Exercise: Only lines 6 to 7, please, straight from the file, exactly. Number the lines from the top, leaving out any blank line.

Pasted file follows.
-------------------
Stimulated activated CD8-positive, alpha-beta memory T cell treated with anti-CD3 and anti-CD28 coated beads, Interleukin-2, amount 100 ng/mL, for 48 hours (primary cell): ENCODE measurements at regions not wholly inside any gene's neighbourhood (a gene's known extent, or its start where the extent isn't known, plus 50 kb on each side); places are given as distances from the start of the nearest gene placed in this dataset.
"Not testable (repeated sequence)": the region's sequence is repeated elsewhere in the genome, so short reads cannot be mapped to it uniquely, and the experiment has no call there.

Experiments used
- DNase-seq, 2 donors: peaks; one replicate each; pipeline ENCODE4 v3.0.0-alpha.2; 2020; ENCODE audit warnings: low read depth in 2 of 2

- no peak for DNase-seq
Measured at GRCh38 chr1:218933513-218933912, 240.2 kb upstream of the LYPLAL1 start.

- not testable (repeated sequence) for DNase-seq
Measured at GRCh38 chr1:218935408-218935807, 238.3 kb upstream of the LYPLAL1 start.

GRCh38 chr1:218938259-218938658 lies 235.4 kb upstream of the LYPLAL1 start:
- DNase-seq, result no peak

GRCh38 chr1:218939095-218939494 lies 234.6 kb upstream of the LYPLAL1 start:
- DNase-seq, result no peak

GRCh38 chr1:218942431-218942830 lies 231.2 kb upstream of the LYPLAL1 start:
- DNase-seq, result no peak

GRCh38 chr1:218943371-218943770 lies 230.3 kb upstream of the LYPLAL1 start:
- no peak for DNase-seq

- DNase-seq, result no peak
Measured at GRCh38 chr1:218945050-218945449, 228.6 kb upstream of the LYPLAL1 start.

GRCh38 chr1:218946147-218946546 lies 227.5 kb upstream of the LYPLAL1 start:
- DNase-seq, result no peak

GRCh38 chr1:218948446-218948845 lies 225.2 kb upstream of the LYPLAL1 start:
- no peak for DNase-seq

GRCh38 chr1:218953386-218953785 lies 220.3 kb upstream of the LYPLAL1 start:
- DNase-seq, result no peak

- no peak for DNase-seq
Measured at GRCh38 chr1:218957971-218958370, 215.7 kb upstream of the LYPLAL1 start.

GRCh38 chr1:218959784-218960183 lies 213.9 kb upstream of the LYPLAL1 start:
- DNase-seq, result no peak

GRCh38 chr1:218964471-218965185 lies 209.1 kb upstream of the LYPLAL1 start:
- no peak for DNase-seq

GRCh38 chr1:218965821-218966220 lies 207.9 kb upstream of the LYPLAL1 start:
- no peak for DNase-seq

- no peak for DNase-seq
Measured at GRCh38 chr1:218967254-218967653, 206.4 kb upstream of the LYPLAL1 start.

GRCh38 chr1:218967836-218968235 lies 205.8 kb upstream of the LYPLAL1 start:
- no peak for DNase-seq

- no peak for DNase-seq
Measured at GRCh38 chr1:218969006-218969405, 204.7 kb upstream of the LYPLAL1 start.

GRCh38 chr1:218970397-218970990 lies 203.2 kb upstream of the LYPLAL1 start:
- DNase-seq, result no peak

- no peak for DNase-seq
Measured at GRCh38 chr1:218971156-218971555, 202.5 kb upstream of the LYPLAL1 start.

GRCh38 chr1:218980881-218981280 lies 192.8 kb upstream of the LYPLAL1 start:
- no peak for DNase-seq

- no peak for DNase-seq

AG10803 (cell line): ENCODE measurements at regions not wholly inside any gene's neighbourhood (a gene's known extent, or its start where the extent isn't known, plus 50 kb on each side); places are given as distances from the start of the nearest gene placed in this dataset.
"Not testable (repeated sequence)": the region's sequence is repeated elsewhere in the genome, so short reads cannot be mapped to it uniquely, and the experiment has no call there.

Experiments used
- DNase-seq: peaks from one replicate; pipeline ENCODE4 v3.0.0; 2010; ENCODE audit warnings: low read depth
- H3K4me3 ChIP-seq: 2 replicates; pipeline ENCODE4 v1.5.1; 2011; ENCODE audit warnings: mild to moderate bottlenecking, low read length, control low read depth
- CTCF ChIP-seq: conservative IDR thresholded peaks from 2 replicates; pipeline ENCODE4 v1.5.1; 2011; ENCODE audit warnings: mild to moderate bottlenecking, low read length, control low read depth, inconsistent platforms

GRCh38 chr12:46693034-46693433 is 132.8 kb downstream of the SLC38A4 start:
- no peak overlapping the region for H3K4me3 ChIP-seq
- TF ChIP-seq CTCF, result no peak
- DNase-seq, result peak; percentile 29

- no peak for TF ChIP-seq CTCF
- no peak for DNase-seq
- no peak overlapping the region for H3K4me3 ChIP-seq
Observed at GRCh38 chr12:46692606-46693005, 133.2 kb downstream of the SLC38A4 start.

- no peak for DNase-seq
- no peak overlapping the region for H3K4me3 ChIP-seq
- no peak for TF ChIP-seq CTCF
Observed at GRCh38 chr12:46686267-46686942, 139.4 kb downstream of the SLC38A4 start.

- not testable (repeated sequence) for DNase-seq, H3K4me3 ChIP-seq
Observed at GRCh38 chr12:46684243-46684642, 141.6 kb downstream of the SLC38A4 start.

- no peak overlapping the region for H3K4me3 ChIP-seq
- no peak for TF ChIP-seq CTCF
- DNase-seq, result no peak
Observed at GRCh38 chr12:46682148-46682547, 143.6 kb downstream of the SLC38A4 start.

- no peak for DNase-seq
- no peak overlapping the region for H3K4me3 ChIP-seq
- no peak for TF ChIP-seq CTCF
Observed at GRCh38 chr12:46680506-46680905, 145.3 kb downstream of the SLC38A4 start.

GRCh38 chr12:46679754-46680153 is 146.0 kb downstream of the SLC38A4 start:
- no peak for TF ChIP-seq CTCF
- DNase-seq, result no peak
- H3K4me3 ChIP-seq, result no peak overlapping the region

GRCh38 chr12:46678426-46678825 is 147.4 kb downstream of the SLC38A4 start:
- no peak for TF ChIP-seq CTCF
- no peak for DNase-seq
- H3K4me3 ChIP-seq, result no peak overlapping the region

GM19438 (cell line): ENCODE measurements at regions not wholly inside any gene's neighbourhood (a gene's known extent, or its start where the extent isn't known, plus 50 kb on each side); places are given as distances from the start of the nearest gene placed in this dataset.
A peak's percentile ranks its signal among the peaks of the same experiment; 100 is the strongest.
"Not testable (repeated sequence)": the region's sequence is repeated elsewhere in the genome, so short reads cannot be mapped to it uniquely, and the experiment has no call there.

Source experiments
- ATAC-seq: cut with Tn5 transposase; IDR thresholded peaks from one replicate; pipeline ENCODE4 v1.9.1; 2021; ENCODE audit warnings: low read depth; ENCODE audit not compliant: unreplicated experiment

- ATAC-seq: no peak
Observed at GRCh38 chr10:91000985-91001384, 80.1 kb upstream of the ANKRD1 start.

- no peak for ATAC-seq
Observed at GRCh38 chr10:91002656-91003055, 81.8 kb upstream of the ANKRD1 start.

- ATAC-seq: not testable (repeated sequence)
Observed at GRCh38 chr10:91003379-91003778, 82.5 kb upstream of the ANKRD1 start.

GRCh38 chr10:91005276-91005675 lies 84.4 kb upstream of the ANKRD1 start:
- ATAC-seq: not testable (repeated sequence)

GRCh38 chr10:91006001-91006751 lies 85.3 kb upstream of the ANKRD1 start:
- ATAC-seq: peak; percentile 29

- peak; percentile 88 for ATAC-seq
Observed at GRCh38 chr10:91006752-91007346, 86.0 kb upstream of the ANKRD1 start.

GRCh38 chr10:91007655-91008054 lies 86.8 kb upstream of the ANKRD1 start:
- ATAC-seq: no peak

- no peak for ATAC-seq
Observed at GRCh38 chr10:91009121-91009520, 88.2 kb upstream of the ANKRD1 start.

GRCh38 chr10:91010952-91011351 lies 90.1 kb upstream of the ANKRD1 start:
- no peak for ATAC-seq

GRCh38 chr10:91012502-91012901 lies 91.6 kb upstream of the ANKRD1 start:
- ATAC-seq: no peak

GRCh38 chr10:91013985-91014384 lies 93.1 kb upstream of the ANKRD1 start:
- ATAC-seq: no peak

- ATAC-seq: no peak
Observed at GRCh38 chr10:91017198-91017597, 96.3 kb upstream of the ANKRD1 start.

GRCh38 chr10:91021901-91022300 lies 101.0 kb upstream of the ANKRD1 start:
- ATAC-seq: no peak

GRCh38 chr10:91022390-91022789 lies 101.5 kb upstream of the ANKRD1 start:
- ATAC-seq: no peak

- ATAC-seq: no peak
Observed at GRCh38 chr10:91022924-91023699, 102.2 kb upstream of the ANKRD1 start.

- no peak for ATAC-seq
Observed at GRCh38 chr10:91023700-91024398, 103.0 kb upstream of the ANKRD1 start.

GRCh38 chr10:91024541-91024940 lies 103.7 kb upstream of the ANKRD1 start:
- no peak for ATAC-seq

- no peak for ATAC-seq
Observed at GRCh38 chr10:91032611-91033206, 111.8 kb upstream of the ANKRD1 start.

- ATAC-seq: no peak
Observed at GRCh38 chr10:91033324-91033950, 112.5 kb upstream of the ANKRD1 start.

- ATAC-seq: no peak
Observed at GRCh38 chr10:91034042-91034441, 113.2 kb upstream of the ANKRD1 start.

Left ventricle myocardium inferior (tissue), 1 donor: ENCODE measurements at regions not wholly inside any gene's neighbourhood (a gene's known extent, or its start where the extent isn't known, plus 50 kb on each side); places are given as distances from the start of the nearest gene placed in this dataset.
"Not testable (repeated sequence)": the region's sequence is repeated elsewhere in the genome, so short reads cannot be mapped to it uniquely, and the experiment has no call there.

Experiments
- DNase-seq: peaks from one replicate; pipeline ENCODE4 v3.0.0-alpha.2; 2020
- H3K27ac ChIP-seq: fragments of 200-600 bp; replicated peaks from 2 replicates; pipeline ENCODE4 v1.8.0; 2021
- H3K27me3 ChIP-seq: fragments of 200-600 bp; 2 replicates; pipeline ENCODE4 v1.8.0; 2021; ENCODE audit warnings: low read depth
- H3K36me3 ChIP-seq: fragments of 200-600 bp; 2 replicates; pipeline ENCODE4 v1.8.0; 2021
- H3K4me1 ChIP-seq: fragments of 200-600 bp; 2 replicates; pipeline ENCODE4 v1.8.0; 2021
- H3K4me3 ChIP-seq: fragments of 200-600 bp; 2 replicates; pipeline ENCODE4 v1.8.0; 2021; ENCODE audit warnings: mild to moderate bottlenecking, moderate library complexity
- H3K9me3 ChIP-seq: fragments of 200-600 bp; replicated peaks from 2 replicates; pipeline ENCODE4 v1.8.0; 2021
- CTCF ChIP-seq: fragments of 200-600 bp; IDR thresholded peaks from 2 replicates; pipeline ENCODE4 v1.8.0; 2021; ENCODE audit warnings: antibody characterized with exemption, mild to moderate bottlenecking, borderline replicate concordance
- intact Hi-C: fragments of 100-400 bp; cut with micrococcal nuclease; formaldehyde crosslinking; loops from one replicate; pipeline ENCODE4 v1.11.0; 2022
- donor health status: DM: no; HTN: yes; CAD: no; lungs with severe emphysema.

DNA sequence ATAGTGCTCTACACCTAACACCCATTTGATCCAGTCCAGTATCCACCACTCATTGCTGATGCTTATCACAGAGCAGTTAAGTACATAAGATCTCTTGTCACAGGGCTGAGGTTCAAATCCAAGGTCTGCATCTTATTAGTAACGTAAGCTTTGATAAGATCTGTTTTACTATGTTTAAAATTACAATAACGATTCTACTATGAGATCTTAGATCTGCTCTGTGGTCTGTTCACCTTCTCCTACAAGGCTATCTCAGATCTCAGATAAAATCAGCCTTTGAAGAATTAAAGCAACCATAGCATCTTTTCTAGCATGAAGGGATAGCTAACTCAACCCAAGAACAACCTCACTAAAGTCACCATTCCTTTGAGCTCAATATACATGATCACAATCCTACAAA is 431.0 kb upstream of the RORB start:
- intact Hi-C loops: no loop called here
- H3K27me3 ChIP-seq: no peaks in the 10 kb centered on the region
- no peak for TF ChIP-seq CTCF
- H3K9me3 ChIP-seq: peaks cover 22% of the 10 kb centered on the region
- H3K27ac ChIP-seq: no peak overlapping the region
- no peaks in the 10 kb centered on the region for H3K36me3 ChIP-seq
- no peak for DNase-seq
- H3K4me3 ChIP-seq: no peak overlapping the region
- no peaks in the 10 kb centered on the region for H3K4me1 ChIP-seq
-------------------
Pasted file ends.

Measured at GRCh38 chr1:218933513-218933912, 240.2 kb upstream of the LYPLAL1 start.

- not testable (repeated sequence) for DNase-seq